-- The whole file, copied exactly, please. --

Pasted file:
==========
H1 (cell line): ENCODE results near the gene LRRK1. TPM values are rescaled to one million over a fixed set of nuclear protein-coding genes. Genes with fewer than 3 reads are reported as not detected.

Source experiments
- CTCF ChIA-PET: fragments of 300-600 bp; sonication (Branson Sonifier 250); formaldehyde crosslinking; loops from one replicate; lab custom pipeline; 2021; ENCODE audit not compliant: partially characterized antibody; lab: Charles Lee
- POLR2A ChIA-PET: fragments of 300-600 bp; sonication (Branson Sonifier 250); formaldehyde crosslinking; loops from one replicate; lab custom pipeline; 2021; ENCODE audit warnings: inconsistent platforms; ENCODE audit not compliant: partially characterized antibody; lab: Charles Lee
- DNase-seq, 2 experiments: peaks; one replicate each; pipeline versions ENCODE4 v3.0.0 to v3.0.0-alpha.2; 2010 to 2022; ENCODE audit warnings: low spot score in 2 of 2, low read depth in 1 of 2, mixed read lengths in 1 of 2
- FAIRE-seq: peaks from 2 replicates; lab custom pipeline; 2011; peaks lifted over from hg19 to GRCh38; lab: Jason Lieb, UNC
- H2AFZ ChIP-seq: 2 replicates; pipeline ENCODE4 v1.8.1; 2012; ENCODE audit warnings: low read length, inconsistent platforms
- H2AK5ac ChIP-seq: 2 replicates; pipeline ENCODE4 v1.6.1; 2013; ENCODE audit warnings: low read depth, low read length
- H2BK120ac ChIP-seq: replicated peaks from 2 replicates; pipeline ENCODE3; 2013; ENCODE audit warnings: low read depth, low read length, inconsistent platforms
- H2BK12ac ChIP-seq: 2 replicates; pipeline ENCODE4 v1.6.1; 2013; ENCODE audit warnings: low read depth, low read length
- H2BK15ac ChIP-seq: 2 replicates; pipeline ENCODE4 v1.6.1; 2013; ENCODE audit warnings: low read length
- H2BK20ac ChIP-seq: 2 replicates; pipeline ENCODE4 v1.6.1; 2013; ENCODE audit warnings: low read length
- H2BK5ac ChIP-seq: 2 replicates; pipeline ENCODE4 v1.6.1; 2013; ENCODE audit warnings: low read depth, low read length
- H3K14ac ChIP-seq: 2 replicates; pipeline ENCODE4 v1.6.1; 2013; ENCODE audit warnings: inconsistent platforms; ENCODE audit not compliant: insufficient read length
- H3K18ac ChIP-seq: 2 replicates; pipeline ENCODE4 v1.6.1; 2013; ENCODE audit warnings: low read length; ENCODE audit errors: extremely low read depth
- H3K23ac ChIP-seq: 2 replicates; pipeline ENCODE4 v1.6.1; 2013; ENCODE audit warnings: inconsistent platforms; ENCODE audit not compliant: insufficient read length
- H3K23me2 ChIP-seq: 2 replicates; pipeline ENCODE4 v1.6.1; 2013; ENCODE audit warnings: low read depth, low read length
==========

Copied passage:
H1 (cell line): ENCODE results near the gene LRRK1. TPM values are rescaled to one million over a fixed set of nuclear protein-coding genes. Genes with fewer than 3 reads are reported as not detected.

Source experiments
- CTCF ChIA-PET: fragments of 300-600 bp; sonication (Branson Sonifier 250); formaldehyde crosslinking; loops from one replicate; lab custom pipeline; 2021; ENCODE audit not compliant: partially characterized antibody; lab: Charles Lee
- POLR2A ChIA-PET: fragments of 300-600 bp; sonication (Branson Sonifier 250); formaldehyde crosslinking; loops from one replicate; lab custom pipeline; 2021; ENCODE audit warnings: inconsistent platforms; ENCODE audit not compliant: partially characterized antibody; lab: Charles Lee
- DNase-seq, 2 experiments: peaks; one replicate each; pipeline versions ENCODE4 v3.0.0 to v3.0.0-alpha.2; 2010 to 2022; ENCODE audit warnings: low spot score in 2 of 2, low read depth in 1 of 2, mixed read lengths in 1 of 2
- FAIRE-seq: peaks from 2 replicates; lab custom pipeline; 2011; peaks lifted over from hg19 to GRCh38; lab: Jason Lieb, UNC
- H2AFZ ChIP-seq: 2 replicates; pipeline ENCODE4 v1.8.1; 2012; ENCODE audit warnings: low read length, inconsistent platforms
- H2AK5ac ChIP-seq: 2 replicates; pipeline ENCODE4 v1.6.1; 2013; ENCODE audit warnings: low read depth, low read length
- H2BK120ac ChIP-seq: replicated peaks from 2 replicates; pipeline ENCODE3; 2013; ENCODE audit warnings: low read depth, low read length, inconsistent platforms
- H2BK12ac ChIP-seq: 2 replicates; pipeline ENCODE4 v1.6.1; 2013; ENCODE audit warnings: low read depth, low read length
- H2BK15ac ChIP-seq: 2 replicates; pipeline ENCODE4 v1.6.1; 2013; ENCODE audit warnings: low read length
- H2BK20ac ChIP-seq: 2 replicates; pipeline ENCODE4 v1.6.1; 2013; ENCODE audit warnings: low read length
- H2BK5ac ChIP-seq: 2 replicates; pipeline ENCODE4 v1.6.1; 2013; ENCODE audit warnings: low read depth, low read length
- H3K14ac ChIP-seq: 2 replicates; pipeline ENCODE4 v1.6.1; 2013; ENCODE audit warnings: inconsistent platforms; ENCODE audit not compliant: insufficient read length
- H3K18ac ChIP-seq: 2 replicates; pipeline ENCODE4 v1.6.1; 2013; ENCODE audit warnings: low read length; ENCODE audit errors: extremely low read depth
- H3K23ac ChIP-seq: 2 replicates; pipeline ENCODE4 v1.6.1; 2013; ENCODE audit warnings: inconsistent platforms; ENCODE audit not compliant: insufficient read length
- H3K23me2 ChIP-seq: 2 replicates; pipeline ENCODE4 v1.6.1; 2013; ENCODE audit warnings: low read depth, low read length